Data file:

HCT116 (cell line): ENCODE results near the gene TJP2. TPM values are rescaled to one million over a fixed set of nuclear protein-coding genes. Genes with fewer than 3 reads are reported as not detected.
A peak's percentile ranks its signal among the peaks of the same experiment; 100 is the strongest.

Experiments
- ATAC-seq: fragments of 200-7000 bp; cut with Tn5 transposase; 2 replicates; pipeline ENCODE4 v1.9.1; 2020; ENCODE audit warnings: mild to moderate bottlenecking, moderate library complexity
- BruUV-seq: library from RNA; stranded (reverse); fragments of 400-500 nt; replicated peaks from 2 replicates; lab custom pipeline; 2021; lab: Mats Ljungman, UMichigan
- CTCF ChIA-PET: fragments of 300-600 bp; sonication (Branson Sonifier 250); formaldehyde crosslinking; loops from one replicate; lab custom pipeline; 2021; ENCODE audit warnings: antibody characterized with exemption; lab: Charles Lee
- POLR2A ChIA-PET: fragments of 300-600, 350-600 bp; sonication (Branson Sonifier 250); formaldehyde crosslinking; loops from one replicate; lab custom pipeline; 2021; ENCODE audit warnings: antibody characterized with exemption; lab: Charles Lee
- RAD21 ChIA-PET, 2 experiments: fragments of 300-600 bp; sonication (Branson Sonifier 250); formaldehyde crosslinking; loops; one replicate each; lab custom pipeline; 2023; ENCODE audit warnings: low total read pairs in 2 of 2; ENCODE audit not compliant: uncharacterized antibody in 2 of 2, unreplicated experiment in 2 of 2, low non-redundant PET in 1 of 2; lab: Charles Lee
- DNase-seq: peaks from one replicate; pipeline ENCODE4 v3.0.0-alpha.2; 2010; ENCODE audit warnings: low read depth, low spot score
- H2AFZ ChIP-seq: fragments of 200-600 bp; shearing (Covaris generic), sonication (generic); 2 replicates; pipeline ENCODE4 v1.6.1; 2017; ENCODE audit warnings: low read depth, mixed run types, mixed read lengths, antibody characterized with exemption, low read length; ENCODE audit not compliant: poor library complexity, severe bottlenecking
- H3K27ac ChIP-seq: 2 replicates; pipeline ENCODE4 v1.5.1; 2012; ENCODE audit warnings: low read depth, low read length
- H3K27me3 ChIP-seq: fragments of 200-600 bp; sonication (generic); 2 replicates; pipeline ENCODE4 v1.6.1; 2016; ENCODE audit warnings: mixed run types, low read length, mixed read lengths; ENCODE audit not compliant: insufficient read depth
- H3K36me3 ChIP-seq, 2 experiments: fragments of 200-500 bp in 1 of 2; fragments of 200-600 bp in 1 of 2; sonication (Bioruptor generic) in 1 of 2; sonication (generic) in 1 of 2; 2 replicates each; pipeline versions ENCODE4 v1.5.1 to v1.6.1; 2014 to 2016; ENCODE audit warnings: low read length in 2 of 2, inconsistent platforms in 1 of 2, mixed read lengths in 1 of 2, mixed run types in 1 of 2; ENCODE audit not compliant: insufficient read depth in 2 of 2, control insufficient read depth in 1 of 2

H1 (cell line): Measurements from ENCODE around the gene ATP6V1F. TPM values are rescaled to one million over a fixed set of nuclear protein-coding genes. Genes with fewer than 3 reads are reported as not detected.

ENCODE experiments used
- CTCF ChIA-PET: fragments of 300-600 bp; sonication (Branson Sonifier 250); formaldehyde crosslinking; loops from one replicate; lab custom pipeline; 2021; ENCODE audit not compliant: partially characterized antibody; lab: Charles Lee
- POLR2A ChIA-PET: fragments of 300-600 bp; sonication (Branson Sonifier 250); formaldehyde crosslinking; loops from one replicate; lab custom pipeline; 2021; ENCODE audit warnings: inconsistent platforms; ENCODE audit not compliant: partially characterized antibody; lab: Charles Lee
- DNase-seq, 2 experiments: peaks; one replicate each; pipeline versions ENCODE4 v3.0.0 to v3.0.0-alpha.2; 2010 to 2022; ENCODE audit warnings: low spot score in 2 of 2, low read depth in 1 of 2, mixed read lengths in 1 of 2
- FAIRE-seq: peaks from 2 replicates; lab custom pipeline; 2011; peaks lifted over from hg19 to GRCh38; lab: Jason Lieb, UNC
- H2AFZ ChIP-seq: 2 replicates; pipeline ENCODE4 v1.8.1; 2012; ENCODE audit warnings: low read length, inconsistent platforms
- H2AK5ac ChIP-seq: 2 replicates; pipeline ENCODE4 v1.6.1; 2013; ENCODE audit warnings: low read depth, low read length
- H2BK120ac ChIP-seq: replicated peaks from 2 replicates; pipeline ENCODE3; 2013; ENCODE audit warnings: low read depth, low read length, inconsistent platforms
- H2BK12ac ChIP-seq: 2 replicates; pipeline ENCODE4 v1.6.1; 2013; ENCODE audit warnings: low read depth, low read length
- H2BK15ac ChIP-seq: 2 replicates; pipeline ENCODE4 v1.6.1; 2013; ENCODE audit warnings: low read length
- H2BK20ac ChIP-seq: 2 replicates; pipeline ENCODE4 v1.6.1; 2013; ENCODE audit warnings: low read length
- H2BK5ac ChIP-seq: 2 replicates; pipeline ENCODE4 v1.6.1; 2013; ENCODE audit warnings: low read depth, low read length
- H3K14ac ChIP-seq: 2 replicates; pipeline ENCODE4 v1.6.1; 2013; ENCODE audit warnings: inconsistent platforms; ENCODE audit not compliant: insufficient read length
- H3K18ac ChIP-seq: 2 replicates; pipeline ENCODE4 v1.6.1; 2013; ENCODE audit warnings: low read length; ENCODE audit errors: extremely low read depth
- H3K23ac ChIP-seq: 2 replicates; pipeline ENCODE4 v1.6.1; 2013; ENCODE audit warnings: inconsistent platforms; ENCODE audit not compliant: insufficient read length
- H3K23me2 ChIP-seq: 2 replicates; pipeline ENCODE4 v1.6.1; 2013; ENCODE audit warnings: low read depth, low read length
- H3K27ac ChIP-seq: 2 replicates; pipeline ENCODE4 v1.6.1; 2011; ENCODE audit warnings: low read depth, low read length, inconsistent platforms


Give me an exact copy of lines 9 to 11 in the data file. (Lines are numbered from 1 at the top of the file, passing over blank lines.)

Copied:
- DNase-seq: peaks from one replicate; pipeline ENCODE4 v3.0.0-alpha.2; 2010; ENCODE audit warnings: low read depth, low spot score
- H2AFZ ChIP-seq: fragments of 200-600 bp; shearing (Covaris generic), sonication (generic); 2 replicates; pipeline ENCODE4 v1.6.1; 2017; ENCODE audit warnings: low read depth, mixed run types, mixed read lengths, antibody characterized with exemption, low read length; ENCODE audit not compliant: poor library complexity, severe bottlenecking
- H3K27ac ChIP-seq: 2 replicates; pipeline ENCODE4 v1.5.1; 2012; ENCODE audit warnings: low read depth, low read length